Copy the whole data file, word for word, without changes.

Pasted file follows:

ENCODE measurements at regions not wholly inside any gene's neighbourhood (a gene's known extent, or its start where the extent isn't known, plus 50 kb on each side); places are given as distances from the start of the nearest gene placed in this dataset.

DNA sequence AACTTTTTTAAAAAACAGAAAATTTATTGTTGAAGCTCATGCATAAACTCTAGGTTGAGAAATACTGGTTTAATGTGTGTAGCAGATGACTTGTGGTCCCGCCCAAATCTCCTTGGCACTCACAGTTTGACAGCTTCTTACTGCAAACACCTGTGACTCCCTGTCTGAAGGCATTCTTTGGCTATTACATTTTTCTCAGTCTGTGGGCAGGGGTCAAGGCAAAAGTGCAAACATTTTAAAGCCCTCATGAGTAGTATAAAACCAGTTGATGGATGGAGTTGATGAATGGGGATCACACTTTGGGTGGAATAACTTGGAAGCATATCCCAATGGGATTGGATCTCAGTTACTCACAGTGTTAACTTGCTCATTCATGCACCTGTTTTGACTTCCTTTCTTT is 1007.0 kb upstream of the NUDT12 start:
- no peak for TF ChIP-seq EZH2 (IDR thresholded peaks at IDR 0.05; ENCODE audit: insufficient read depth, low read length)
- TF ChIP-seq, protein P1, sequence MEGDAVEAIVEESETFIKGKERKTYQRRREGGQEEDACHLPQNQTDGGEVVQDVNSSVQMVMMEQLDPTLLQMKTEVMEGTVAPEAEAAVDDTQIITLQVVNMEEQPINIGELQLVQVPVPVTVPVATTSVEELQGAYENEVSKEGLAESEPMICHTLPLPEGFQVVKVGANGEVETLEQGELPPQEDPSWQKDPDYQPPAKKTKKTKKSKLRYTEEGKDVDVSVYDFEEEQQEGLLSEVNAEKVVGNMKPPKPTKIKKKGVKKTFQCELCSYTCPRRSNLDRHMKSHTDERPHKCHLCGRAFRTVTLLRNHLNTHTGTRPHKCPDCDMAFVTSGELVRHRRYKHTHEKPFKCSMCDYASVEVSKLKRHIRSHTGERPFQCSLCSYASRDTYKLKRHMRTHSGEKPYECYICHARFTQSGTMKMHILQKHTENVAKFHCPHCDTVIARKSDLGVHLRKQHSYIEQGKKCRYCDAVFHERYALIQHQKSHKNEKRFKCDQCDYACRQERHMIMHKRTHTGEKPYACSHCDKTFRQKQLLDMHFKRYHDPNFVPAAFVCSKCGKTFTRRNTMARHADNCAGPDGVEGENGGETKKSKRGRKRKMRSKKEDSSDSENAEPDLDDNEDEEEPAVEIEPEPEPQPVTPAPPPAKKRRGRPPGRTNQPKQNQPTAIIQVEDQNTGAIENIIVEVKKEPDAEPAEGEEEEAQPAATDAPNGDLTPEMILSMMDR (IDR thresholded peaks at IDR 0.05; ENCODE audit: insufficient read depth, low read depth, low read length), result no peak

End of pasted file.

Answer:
ENCODE measurements at regions not wholly inside any gene's neighbourhood (a gene's known extent, or its start where the extent isn't known, plus 50 kb on each side); places are given as distances from the start of the nearest gene placed in this dataset.

DNA sequence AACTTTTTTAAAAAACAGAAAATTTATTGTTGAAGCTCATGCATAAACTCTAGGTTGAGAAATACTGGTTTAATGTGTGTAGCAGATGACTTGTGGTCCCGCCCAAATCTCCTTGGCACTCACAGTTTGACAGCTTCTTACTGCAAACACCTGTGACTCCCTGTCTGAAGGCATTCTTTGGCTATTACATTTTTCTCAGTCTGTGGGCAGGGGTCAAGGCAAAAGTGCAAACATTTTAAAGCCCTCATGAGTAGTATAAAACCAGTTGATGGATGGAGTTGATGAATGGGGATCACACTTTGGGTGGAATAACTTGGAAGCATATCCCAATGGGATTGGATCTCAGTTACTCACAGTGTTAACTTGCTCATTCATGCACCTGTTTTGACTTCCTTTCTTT is 1007.0 kb upstream of the NUDT12 start:
- no peak for TF ChIP-seq EZH2 (IDR thresholded peaks at IDR 0.05; ENCODE audit: insufficient read depth, low read length)
- TF ChIP-seq, protein P1, sequence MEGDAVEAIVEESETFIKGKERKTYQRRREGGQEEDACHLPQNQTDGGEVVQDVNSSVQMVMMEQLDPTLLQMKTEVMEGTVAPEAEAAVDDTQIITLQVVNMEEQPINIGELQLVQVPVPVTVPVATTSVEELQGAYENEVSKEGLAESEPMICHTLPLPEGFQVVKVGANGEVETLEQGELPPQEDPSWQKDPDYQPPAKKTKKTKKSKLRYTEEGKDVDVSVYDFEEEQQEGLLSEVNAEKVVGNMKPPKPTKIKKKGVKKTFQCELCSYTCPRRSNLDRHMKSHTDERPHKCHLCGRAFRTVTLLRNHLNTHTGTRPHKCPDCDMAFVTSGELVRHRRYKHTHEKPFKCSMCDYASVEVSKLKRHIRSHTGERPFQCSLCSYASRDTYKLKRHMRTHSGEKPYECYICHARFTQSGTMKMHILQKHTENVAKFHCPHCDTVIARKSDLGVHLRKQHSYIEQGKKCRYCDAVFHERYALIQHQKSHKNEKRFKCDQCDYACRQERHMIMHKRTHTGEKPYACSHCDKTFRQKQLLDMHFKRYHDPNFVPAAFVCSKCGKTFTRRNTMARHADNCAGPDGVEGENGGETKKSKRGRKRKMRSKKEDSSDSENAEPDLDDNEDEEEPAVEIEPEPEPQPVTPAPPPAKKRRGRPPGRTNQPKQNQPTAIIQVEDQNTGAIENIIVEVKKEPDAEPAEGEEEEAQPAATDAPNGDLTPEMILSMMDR (IDR thresholded peaks at IDR 0.05; ENCODE audit: insufficient read depth, low read depth, low read length), result no peak